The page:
By JOHN FORTMEYER
YAMHILL — He now lives in Florida, but Dave Richardson grew up in this small Willamette Valley town and came back to visit family a few weeks ago. However, even while taking a brief break, Richardson couldn’t help but enthusiastically share his faith journey and also his own unique new tool to help bolster one’s faith in Christ.
Richardson is founder and president of the Assumptions Institute, through which he promotes a simple chart or app called The Assumptions Sorter. It is outlined in his new book, Transparent: How to See Through the Powerful Assumptions that Control You.
According to Richardson, it provides a way for students, parents, pastors and professors to identify the hidden assumptions in a book or article, a movie or TV show, or a lecture or conversation on talk radio.
At a recent weekly men’s prayer and fellowship gathering in Newberg, Richardson said he defines assumptions as what people believe to be true, without question, and with little or no proof.
“The assumptions are the most dangerous of all ideas,” Richardson said. “They’re at the bottom of our reasoning process.”
That is why it is important to discern the “hidden messages” from various sources of information or education, he said. “What is it that teachers, the media or politicians are not telling you, but are assuming to be true, but really isn’t?’ Richardson asked.
By identifying what is true and what is not, toxic ideas that destroy the spiritual lives of young people can be confronted. Richardson says this can be the key to helping families and churches reduce the number of Christian youth leaving their faith.
The chart lists three types of basic assumptions people hold on what constitutes reality:
Type 1 is only nature, only physical reality. It requires a belief that only nature made nature, that natural laws operate the universe, that everything is headed toward annihilation or death, that man is nothing more than a highly evolved animal, that knowledge begins with the self, that each person determines what is good or evil, and that man’s basic problem is religious belief that ignores physical-only reality.
Type 2 is only mental or spiritual non-physical reality. It sees the universe as nothing more than a projection, that everything evolves toward conformity with a mental or spiritual ideal, that man is one evolving expression of that ideal, that knowledge begins with the mental/spiritual self, that good is whatever achieves that ideal and that there is no universal evil, and that man’s basic problem is ignorance of the ideal.
Type 3, which reflects orthodox Christian belief, accepts the reality of both Creator and creation, and that God made both physical and non-physical creation. It acknowledges that God runs creation with natural laws that reflect God’s character, and that everything is headed either toward life with God or without Him. Man is seen as a free steward made to reflect God, and that knowledge begins with God. Good is manifested through the person and character of God, and that man’s basic problem is that people are not inherently good.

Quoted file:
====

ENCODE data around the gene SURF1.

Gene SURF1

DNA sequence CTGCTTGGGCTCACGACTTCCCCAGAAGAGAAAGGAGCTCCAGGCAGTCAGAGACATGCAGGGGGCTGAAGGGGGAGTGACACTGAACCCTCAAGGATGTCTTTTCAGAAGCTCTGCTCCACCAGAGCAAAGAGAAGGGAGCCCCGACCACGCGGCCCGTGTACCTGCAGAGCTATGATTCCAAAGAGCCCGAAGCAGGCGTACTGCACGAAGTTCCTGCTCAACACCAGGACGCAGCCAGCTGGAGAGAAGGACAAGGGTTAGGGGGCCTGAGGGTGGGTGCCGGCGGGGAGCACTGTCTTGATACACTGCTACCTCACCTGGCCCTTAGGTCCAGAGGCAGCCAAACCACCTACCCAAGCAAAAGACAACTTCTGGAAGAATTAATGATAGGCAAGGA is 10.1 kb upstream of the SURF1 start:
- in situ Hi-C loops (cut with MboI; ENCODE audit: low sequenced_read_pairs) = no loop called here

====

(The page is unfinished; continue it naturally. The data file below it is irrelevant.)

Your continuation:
Richardson said the problem with much of education today is that so much of what is taught at all ages is not sufficiently linked to the truths behind Type 3. For example, when young children learn about letters or numbers, or when older ages learn about chemical equations, in both cases they are never taught how those fundamental truths point to God.
“So it creates a division in all areas of life,” he said.
Sadly, even Christian schools fall short in conveying how God is behind all knowledge, Richardon said. He recalled asking a department chair at one Christian school, “How does God inform what you do?” The educator struggled to give an answer.
“Talk about seeing someone squirm in their seat,” Richardson said.
An obvious reflection of Richardson’s upbringing in the Northwest is that he uses the historic journey of Lewis and Clark to this region as an analogy throughout his book for how life’s assumptions are navigated.
“I’m exploring the unexplored territory of assumptions, and I’m making a map easy enough for people to follow,” he said.
A 1979 graduate of Yamhill-Carlton High School, Richardson came to faith in Christ while a student at the University of Portland, where he earned a bachelor’s degree in interdisciplinary studies. He went on to earn a master’s degree in theological studies from the International School of Theology and a master’s degree in applied theology from the University of Oxford in Great Britain.
He worked for 30 years with Campus Crusade for Christ — now known simply as Cru — spending most of his time with professors. The premise of Transparent came about from Richardson’s 20 years’ work with university and college professors, helping them connect faith with what they do.
While he has an extensive background in Christian theology and apologetics, and can defend the faith well, Richardson is more interested in helping bring the Gospel to the unreached and believes The Assumptions Sorter can be a great tool.
“I don’t like just de-fending stuff,” he said. “I want go to on the offense. I ing the Kingdom (of Christ).”
For more information, go to assumptionsin-stitute.org or daverichard-son.org